IBM's Ginni Rometty
IBM CEO Ginni Rometty and Senior Vice President Mike Rhodin (Photo: Jon Simon/Feature Photo Service for IBM)

IBM’s Watson Goes to Cybersecurity School

IBM hopes Watson will discover patterns and evidence of otherwise-hidden cyber attacks



IBM will address the cybersecurity skills gap by sending Watson to school, the company announced Tuesday. Watson for Cyber Security is part of a year-long research project in collaboration with 8 universities in the US and Canada.

The cloud-based cognitive system has been “trained” in the language of security, and beginning this fall Watson will be scaled to receive training from the California State Polytechnic University, Ponoma; Pennsylvania State University; the Massachusetts Institute of Technology; New York University; the University of Maryland, Baltimore County (UMBC); the University of New Brunswick; the University of Ottawa, and the University of Waterloo. IBM’s X-Force research library will also be used as training material for Watson.

IBM hopes Watson will discover patterns and evidence of otherwise-hidden cyber attacks, allowing IBM to improve security analysts’ capabilities. Cognitive systems could automate the connections between data, emerging threats, and remediation strategies, the company said. It plans to use Watson for Cyber Security for deployments beginning in beta production this year.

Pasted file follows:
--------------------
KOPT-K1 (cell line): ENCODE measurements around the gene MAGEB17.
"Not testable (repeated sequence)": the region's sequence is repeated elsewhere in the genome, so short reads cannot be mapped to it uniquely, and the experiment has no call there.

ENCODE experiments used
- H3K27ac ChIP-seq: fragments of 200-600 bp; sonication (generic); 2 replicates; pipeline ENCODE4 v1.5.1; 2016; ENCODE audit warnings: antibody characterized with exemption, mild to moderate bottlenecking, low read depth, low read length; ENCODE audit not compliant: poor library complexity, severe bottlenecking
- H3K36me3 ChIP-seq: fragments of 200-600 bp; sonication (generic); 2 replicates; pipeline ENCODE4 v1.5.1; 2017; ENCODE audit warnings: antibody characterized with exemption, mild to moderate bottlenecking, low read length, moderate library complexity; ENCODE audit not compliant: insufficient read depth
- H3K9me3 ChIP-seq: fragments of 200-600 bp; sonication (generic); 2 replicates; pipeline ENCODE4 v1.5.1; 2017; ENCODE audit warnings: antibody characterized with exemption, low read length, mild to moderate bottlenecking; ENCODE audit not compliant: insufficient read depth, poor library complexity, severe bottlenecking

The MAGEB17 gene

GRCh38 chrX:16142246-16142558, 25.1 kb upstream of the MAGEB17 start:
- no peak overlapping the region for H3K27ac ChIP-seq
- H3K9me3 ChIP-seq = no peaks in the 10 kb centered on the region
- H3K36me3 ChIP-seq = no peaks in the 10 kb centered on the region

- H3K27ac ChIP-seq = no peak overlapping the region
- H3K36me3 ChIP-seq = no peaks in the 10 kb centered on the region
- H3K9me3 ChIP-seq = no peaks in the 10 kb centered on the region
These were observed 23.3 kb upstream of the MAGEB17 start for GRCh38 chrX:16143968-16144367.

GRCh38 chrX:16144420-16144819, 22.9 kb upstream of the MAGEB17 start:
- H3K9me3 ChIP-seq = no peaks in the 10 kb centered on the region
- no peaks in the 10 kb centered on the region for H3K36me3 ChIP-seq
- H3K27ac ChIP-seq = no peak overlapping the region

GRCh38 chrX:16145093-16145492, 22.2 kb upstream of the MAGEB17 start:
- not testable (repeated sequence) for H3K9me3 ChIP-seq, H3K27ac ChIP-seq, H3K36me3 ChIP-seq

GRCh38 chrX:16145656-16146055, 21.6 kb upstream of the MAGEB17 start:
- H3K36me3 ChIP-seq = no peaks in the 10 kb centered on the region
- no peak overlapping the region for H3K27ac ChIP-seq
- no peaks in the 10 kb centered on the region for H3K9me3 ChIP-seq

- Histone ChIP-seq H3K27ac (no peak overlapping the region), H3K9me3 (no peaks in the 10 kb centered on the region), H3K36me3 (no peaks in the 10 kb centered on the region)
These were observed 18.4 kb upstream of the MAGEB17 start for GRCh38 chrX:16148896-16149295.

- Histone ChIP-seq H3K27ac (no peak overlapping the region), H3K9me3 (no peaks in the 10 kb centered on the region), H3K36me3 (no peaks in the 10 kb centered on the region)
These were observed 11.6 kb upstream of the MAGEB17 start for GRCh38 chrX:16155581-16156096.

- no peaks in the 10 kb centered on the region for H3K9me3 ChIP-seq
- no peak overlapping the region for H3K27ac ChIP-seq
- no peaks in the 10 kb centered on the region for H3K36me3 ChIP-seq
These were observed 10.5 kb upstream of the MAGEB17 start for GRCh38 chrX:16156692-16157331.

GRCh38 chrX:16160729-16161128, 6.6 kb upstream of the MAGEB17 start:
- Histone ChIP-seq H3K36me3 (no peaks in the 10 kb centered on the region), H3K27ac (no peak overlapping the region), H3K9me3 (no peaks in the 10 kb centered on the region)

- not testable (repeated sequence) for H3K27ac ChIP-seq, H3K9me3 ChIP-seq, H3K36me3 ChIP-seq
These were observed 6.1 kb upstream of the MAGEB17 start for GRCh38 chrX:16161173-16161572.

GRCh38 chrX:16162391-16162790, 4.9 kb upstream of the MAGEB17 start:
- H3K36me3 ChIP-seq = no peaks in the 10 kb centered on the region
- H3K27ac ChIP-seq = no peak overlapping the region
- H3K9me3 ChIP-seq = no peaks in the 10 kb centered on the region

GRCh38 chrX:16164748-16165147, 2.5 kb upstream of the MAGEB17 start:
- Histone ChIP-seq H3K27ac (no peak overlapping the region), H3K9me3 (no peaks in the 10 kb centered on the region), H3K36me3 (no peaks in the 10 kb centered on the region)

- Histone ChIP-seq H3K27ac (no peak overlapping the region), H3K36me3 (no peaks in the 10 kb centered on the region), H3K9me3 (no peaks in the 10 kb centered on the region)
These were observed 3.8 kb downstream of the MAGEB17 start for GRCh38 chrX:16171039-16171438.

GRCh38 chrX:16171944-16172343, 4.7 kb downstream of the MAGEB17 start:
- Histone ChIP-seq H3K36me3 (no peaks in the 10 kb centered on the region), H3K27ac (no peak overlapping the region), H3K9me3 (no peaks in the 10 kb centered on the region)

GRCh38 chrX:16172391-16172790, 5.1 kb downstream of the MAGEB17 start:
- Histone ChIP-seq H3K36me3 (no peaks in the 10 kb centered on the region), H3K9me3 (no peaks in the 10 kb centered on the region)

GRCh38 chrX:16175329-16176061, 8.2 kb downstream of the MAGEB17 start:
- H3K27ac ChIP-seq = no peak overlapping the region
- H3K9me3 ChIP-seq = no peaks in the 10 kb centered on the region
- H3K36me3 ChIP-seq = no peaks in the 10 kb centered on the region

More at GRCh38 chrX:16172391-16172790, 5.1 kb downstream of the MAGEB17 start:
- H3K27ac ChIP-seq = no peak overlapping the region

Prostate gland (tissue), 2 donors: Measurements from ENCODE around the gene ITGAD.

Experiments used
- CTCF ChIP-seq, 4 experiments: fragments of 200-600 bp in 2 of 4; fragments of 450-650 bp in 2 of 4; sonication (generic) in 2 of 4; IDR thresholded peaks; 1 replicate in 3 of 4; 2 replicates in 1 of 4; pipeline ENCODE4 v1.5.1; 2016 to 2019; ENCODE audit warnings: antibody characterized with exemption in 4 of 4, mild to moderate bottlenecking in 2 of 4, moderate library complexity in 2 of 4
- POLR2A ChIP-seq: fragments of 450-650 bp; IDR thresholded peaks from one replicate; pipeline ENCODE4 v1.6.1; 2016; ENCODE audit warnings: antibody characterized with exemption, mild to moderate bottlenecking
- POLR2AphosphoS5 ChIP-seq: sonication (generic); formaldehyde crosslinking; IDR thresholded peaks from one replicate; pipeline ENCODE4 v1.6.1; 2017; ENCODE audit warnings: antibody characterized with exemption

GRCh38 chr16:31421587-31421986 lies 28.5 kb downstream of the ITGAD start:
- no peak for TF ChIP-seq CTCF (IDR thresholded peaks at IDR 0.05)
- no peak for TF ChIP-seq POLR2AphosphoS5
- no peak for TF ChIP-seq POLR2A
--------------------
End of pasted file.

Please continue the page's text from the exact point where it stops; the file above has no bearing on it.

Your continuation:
Security analysts may need help, given the explosion in data available. IBM says the average organization sees over 200,000 pieces of security event data each day, and enterprises spend $1.3 million and nearly 21,000 hours just on false positives. The company also notes that the 75,000 items in the National Vulnerability Database, the 10,000 security research papers a year, and 60,000 security blogs published each month challenge analysts to move at the speed of information.

The looming problem is that they may not have an easy time hiring help, as studies have indicated that cybersecurity skills are in short supply.

“Even if the industry was able to fill the estimated 1.5 million open cyber security jobs by 2020, we’d still have a skills crisis in security,” said Marc van Zadelhoff, General Manager, IBM Security. “The volume and velocity of data in security is one of our greatest challenges in dealing with cybercrime. By leveraging Watson’s ability to bring context to staggering amounts of unstructured data, impossible for people alone to process, we will bring new insights, recommendations, and knowledge to security professionals, bringing greater speed and precision to the most advanced cybersecurity analysts, and providing novice analysts with on-the-job training.”

In addition to Watson’s training, UMBC announced it will create an Accelerated Cognitive Cybersecurity Laboratory in collaboration with IBM Research.

Cybersecurity may be the niche Watson needs to get out there and get a job in the real world, after failing to impress at this year’s Consumer Electronics Show.

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